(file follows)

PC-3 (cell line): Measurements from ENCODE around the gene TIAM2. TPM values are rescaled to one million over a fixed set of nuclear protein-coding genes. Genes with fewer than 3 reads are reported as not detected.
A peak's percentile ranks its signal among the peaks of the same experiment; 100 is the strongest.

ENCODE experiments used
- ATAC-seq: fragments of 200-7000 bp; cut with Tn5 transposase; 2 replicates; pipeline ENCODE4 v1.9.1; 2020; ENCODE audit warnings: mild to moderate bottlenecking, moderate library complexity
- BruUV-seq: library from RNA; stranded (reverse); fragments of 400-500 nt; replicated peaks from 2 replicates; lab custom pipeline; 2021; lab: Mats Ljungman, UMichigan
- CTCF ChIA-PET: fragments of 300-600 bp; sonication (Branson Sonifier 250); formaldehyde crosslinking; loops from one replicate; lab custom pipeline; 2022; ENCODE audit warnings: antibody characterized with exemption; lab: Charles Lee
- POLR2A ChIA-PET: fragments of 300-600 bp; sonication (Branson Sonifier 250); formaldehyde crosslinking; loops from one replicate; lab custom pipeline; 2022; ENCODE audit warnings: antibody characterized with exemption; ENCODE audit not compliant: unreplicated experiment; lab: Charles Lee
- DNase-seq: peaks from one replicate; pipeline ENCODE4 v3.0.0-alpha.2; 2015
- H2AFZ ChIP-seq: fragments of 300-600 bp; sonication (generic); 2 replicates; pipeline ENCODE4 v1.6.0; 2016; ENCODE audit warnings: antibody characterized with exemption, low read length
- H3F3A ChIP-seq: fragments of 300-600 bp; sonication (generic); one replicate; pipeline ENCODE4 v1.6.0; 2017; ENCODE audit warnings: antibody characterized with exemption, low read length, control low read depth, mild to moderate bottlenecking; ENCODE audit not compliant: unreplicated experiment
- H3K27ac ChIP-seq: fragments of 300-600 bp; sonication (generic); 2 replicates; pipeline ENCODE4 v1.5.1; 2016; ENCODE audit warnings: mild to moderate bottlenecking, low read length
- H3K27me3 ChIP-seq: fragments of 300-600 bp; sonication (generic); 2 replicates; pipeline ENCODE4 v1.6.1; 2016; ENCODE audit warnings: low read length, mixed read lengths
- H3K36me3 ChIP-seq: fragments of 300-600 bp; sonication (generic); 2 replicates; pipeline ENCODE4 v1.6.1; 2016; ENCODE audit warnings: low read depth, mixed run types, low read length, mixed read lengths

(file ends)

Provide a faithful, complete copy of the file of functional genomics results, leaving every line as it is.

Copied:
PC-3 (cell line): Measurements from ENCODE around the gene TIAM2. TPM values are rescaled to one million over a fixed set of nuclear protein-coding genes. Genes with fewer than 3 reads are reported as not detected.
A peak's percentile ranks its signal among the peaks of the same experiment; 100 is the strongest.

ENCODE experiments used
- ATAC-seq: fragments of 200-7000 bp; cut with Tn5 transposase; 2 replicates; pipeline ENCODE4 v1.9.1; 2020; ENCODE audit warnings: mild to moderate bottlenecking, moderate library complexity
- BruUV-seq: library from RNA; stranded (reverse); fragments of 400-500 nt; replicated peaks from 2 replicates; lab custom pipeline; 2021; lab: Mats Ljungman, UMichigan
- CTCF ChIA-PET: fragments of 300-600 bp; sonication (Branson Sonifier 250); formaldehyde crosslinking; loops from one replicate; lab custom pipeline; 2022; ENCODE audit warnings: antibody characterized with exemption; lab: Charles Lee
- POLR2A ChIA-PET: fragments of 300-600 bp; sonication (Branson Sonifier 250); formaldehyde crosslinking; loops from one replicate; lab custom pipeline; 2022; ENCODE audit warnings: antibody characterized with exemption; ENCODE audit not compliant: unreplicated experiment; lab: Charles Lee
- DNase-seq: peaks from one replicate; pipeline ENCODE4 v3.0.0-alpha.2; 2015
- H2AFZ ChIP-seq: fragments of 300-600 bp; sonication (generic); 2 replicates; pipeline ENCODE4 v1.6.0; 2016; ENCODE audit warnings: antibody characterized with exemption, low read length
- H3F3A ChIP-seq: fragments of 300-600 bp; sonication (generic); one replicate; pipeline ENCODE4 v1.6.0; 2017; ENCODE audit warnings: antibody characterized with exemption, low read length, control low read depth, mild to moderate bottlenecking; ENCODE audit not compliant: unreplicated experiment
- H3K27ac ChIP-seq: fragments of 300-600 bp; sonication (generic); 2 replicates; pipeline ENCODE4 v1.5.1; 2016; ENCODE audit warnings: mild to moderate bottlenecking, low read length
- H3K27me3 ChIP-seq: fragments of 300-600 bp; sonication (generic); 2 replicates; pipeline ENCODE4 v1.6.1; 2016; ENCODE audit warnings: low read length, mixed read lengths
- H3K36me3 ChIP-seq: fragments of 300-600 bp; sonication (generic); 2 replicates; pipeline ENCODE4 v1.6.1; 2016; ENCODE audit warnings: low read depth, mixed run types, low read length, mixed read lengths